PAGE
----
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recommendations for which shell to use - SCO

On Tue, Nov 18, 2003, Mike Brown wrote:  This is probably the OS and/or file system, not the shell. Bill -- INTERNET: COM Bill Campbell; Celestial Software LLC UUCP: camco!bill PO Box 820; 6641 E. Mercer Way FAX: (206) 232-9186 Mercer Island, WA 98040-0820; (206) 236-1676 URL: http://www.celestial.com/ Basic Definitions of Science: If it's green or wiggles, it's biology. If it stinks, it's chemistry. If it doesn't work, it's physics....

  1. #1

    Default Re: recommendations for which shell to use

    On Tue, Nov 18, 2003, Mike Brown wrote: 

    This is probably the OS and/or file system, not the shell.

    Bill
    --
    INTERNET: COM Bill Campbell; Celestial Software LLC
    UUCP: camco!bill PO Box 820; 6641 E. Mercer Way
    FAX: (206) 232-9186 Mercer Island, WA 98040-0820; (206) 236-1676
    URL: http://www.celestial.com/

    Basic Definitions of Science:
    If it's green or wiggles, it's biology.
    If it stinks, it's chemistry.
    If it doesn't work, it's physics.
    Bill Guest

  2. #2

    Default Re: recommendations for which shell to use

    Bill Campbell wrote: 
    >
    > This is probably the OS and/or file system, not the shell.
    >
    > Bill
    > --
    > INTERNET: COM Bill Campbell; Celestial Software LLC
    > UUCP: camco!bill PO Box 820; 6641 E. Mercer Way
    > FAX: (206) 232-9186 Mercer Island, WA 98040-0820; (206) 236-1676
    > URL: http://www.celestial.com/
    >
    > Basic Definitions of Science:
    > If it's green or wiggles, it's biology.
    > If it stinks, it's chemistry.
    > If it doesn't work, it's physics.[/ref]

    And to continue ... If it doesn't work till the next version, it's computer science.

    The OS can handle > 2GB, but apparently the shell redirection cannot,
    ie cp file1 file2 is okay, but cat file1 >> file2 is not.

    Some of the open source shells compile on UW, I was wondering if
    anyone had suggestions based on performance etc.

    Mike
    --
    Michael Brown

    The Kingsway Group
    Mike Guest

  3. #3

    Default Re: recommendations for which shell to use

    Bill Campbell <com> wrote in message news:<mi.celestial.com>... 
    >
    > This is probably the OS and/or file system, not the shell.[/ref]

    Yes and no. In UnixWare 7 the "cp" and "cat" commands are
    explicitly doented as supporting >2GB files. The "tail"
    command is not.

    The shell gets into the picture because of file redirection,
    which is under the shell's control.
    If you want to use cat to concatenate two large files, you'd
    like to be able to say

    $ cat largefile1 largefile2 >largefile3

    or append to an existing large file

    $ cat ... >>existinglargefile

    but as the redirection is performed by the shell doing its
    open() calls, they are not large file aware/permitted unless
    the shell is built that way. And as far as I know, the
    UW7 shells are not built as large file aware.

    I am told this matches the expressed intent of the LFS specification.
    Its view was that large files are "precious" and could too easily
    be accidentally trashed if the shell were built as large file capable.
    LFS also had the view that >2GB files would only be binary databases,
    not normal text files, and thus there would be little need for many
    of the text-oriented UNIX commands to work upon them. (For what it's
    worth, SCO disagreed with these LFS decisions at the time.)

    Given all this, you have to be clever to come up with ways of doing
    the usual file operations with large files. You can use dd, for example,
    as the target of the cat's above:

    $ cat largefile1 largefile2 | dd ofile=largefile3

    Jonathan Schilling
    J. Guest

  4. #4

    Default Re: recommendations for which shell to use

    In article <mi.celestial.com>,
    Bill Campbell <com> wrote: [/ref]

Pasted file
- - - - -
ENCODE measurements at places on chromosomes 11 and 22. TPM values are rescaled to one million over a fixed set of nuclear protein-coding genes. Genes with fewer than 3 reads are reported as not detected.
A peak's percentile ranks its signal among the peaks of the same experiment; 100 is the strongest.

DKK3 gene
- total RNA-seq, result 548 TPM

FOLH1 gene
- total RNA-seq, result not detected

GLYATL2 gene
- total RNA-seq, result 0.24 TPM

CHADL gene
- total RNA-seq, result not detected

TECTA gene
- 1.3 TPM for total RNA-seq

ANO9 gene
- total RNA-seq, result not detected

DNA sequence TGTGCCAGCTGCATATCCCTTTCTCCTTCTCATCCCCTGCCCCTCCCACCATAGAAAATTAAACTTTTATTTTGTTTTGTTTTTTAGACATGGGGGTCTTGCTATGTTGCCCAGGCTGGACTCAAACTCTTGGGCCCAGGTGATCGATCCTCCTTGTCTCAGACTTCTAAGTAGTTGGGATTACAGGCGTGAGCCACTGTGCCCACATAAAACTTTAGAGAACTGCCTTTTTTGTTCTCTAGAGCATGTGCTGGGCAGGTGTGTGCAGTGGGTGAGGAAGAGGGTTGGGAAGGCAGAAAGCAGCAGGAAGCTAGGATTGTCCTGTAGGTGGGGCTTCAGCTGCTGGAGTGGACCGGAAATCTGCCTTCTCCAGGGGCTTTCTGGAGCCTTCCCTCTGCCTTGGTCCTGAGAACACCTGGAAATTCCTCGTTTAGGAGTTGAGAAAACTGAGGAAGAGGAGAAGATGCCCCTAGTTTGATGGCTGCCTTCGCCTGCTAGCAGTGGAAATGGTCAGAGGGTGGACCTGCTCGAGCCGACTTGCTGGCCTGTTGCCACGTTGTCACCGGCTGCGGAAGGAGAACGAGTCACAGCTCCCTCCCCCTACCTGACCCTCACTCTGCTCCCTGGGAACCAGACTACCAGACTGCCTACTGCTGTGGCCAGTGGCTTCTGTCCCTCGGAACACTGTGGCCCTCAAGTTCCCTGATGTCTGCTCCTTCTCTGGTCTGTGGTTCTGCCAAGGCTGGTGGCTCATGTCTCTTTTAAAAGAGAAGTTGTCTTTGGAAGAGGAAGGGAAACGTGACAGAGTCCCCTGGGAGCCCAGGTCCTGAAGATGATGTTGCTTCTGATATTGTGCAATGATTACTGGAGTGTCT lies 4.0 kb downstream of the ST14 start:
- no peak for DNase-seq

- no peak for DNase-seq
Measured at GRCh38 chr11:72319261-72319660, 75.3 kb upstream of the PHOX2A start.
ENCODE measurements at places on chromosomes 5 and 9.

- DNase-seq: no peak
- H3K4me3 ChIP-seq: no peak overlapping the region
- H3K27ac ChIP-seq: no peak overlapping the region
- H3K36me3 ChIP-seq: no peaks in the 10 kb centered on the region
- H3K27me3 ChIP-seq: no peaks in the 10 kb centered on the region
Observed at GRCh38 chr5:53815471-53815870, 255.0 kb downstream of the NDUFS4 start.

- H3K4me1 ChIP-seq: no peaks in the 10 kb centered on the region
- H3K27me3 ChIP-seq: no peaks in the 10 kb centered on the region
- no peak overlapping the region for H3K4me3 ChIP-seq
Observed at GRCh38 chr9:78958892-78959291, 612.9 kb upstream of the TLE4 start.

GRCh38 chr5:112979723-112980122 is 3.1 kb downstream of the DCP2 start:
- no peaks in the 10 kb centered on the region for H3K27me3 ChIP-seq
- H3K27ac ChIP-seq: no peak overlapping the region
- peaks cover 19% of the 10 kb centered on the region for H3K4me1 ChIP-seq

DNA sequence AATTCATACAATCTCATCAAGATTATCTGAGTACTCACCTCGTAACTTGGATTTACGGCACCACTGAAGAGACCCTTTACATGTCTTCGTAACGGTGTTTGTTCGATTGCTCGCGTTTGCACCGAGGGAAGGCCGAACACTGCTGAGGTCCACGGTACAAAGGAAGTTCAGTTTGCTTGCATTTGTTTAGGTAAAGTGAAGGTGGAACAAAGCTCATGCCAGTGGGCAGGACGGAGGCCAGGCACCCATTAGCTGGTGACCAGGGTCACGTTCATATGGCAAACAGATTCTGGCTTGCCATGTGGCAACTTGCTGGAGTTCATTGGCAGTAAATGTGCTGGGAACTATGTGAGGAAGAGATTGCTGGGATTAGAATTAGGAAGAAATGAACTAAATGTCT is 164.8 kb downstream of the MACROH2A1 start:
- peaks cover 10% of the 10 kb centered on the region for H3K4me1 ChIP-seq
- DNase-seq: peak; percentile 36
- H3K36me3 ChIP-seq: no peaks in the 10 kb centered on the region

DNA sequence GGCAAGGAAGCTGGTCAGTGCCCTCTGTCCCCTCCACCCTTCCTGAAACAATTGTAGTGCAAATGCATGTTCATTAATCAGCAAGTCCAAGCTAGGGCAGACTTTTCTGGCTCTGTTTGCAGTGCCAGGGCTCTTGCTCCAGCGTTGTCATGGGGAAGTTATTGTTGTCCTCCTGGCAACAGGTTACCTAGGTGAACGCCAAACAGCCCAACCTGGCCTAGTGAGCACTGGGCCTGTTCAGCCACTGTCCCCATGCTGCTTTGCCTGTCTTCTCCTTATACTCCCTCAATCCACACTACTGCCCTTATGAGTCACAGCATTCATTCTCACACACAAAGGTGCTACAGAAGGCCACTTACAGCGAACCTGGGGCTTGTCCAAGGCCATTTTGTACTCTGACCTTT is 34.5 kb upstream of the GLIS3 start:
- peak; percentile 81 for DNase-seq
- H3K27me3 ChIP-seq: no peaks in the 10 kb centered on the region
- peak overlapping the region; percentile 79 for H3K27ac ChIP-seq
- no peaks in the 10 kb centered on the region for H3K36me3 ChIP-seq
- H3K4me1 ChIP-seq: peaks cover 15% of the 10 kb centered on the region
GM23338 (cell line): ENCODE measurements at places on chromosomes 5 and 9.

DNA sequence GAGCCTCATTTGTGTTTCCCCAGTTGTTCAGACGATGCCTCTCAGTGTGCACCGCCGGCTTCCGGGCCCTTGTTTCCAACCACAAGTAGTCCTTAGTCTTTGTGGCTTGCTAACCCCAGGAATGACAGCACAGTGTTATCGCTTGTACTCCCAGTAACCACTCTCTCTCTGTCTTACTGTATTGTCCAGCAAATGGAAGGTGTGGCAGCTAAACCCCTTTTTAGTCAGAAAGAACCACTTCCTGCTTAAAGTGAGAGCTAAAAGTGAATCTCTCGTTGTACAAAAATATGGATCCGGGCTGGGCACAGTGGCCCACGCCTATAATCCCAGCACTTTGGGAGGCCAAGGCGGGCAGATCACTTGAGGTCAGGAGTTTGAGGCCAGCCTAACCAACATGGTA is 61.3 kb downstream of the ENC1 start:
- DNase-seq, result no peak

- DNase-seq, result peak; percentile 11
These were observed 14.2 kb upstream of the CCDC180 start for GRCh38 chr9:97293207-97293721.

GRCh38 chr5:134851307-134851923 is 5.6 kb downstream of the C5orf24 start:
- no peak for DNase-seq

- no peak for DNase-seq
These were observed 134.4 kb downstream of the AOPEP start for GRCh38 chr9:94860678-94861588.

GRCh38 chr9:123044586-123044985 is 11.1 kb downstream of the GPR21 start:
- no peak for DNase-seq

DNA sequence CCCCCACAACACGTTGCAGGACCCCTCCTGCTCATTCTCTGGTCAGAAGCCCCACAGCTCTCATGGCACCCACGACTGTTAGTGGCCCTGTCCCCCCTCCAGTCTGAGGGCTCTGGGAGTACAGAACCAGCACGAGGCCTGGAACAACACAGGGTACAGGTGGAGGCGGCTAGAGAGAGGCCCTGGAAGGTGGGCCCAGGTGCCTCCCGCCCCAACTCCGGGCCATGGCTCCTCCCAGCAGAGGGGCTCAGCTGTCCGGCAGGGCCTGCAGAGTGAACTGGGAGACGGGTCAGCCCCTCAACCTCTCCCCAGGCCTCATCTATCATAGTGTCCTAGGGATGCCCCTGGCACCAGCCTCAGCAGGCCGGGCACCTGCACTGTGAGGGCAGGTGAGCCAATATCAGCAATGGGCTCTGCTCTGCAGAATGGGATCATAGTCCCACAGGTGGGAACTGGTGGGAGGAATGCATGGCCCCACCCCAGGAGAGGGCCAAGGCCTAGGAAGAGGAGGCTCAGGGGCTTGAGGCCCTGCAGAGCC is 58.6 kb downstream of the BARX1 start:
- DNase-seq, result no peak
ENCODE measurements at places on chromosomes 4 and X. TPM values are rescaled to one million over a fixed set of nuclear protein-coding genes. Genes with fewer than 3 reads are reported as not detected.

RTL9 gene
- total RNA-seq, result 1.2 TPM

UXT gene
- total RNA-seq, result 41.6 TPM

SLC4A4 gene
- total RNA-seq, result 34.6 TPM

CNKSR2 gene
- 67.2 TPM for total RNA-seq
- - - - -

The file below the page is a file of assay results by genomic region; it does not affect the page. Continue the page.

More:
Or the program itself. In Olden Dayze the tail on SCO worked only
    on the last 100 lines of the file.

    --
    Bill Vermillion - bv wjv . com
    Bill Guest

  5. #5

    Default Re: recommendations for which shell to use

    On Tue, Nov 18, 2003, Bill Vermillion wrote: [/ref]

    >
    >Or the program itself. In Olden Dayze the tail on SCO worked only
    >on the last 100 lines of the file.[/ref]

    Given that the first thing I've always done on any *ix system we use is to
    install a ton of GNU tools, built with program-prefix=g, I've rarely run
    into these problems. I use the ``g'' prefix so that my fingers
    automatically type ``gfind, gls, etc.'' to be sure that I get the command I
    expect (I even make a bunch of symlinks to these names on Linux systems so
    they work there too).

    Answering the original question, my preference for an interactive shell is
    the Korn shell -- usually pdksh even though I know the real ksh is
    available under open source because I'm used to it.

    Bill
    --
    INTERNET: COM Bill Campbell; Celestial Software LLC
    UUCP: camco!bill PO Box 820; 6641 E. Mercer Way
    FAX: (206) 232-9186 Mercer Island, WA 98040-0820; (206) 236-1676
    URL: http://www.celestial.com/

    Breathe fire, slay dragons, and take chances. Failure is temporary, regret
    is eternal.
    Bill Guest

  6. #6

    Default Re: recommendations for which shell to use

    com (J. L. Schilling) wrote in message news:<google.com>... 
    > >
    > > This is probably the OS and/or file system, not the shell.[/ref]
    >
    > Yes and no. In UnixWare 7 the "cp" and "cat" commands are
    > explicitly doented as supporting >2GB files. The "tail"
    > command is not.
    >
    > The shell gets into the picture because of file redirection,
    > which is under the shell's control.
    > If you want to use cat to concatenate two large files, you'd
    > like to be able to say
    >
    > $ cat largefile1 largefile2 >largefile3
    >
    > or append to an existing large file
    >
    > $ cat ... >>existinglargefile
    >
    > but as the redirection is performed by the shell doing its
    > open() calls, they are not large file aware/permitted unless
    > the shell is built that way. And as far as I know, the
    > UW7 shells are not built as large file aware.
    >
    > I am told this matches the expressed intent of the LFS specification.
    > Its view was that large files are "precious" and could too easily
    > be accidentally trashed if the shell were built as large file capable.
    > LFS also had the view that >2GB files would only be binary databases,